Nicole Dutton, former Treasurer for the University of Birmingham InterVol Society, worked with UTSAH in India in 2015. Find out about the work she did for child protection in a local community during her internship.
In the summer of 2015, through University of Birmingham’s InterVol society, I had the incredible opportunity of working with the North East Indian based NGO UTSAH. Throughout my four week internship at UTSAH our predominant focus was on producing an information-education-communication document for worldwide circulation. However the programme that was initially conceptualized around the creation of IEC materials transformed into a fully fledged research study on the status of children in Hafiznagar No2 Slum Area which could be used as a tool for policy level advocacy. The document aimed at highlighting the conditions of children in need of care of protection, using children living in the Hafiznagar No 2 slum settlement as our case study and focus group, allowing us to conduct questionnaires and formulate statistics. And on gathering this information, offering recommendations as to how these conditions and the level of livelihood of children living in slum settlements can be improved.
The main focus of the document was the Children at Risk chapter, which comprised of six sections of differing circumstance; Homelessness, Lack of Ostensible means of subsistence, Abuse, Exploitation, Drug Abuse and Lack of parental control. All circumstances faced by children living in Hafiznagar No 2, and across slum communities in India, putting them at risk and therefore in need of care and protection. Questionnaires were conducted with residents of the area and interviews were held with officials working within the child protection section in the state of Assam in order to analyse child safety in the region.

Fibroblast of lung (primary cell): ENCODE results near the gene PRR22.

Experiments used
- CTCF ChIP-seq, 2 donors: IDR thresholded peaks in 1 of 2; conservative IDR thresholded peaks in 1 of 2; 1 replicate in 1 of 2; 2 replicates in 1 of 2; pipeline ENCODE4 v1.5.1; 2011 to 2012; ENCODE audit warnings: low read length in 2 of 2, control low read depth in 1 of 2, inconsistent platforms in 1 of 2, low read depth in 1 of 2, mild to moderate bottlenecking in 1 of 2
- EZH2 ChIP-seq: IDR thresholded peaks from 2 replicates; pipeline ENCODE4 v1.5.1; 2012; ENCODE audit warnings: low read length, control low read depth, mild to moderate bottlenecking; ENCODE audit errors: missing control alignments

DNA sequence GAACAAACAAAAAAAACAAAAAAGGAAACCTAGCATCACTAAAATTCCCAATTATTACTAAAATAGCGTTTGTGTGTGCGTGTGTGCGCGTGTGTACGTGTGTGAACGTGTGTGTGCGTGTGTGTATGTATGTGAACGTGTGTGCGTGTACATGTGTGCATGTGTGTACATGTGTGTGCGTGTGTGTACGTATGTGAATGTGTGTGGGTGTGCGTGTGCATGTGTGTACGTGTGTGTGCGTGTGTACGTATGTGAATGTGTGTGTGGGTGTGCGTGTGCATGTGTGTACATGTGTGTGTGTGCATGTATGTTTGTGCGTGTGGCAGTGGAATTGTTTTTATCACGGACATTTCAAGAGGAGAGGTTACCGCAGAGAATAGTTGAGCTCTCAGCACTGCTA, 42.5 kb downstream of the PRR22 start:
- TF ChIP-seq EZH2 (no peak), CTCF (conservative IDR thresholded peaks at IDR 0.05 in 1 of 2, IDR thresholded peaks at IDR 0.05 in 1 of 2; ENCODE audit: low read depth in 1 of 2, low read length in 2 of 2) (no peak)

Looking at the major responses to questionnaires carried out with adults living in Hafiznagar No 2 regarding the reasoning behind their settlement in the slum area, a large majority of answers focused on the lack of rent related expenditure in Hafiznagar, meaning families have more to spend on other essentials to better their own, and their children’s livelihoods.
There was still work to be done on the project by the time we had come to the end of our internship in order to get our document to the high standard that we wanted it, so fortunately fellow interns Krishna and Savera remained with UTSAH for some time after to help complete the document.
To be part of such a potentially impactful project was a huge honour for me. During my four weeks with UTSAH we worked incredibly hard on collecting data and compiling research and it is so rewarding to know that this hard work could change the lives of children living in Hafiznagar No 2. With the help and guidance of Miguel we managed to produce something great which I will be proud to distribute to a wealth of NGO’s and Government figures in order to influence improvements in the care and protection of children living in Hafiznagar and across India. The evidence of a need for change is made clear with references to cases and recommendations offered by Miguel with the help of our research and study will provide a useful framework to governments on how to improve levels of children’s care and protection, an area that is currently considerably lacking under Government in India.
All in all, the project was incredible and I couldn’t think of a more rewarding way to spend part of my summer. My only regret would be not spending longer with UTSAH. I learnt a lot during the month I spent working with UTSAH, predominantly about the crucial need for increased provisions for children in need of care and protection across Assam in order to ensure their safety and wellbeing. Whilst working with UTSAH I listened to some really devastating case studies from children and parents of sexual abuse and eviction from their homes amongst many others. It is impossible to imagine exactly what day to day life is like for children living in Hafiznagar No 2, however, it was so incredible to know that our hard work with the guidance of Miguel will help to improve their livelihood.
It was an honour to work with a team of people all so passionate about children’s rights and they really inspired me to become more involved with InterVol, becoming Treasurer for the University of Birmingham society upon returning to the UK.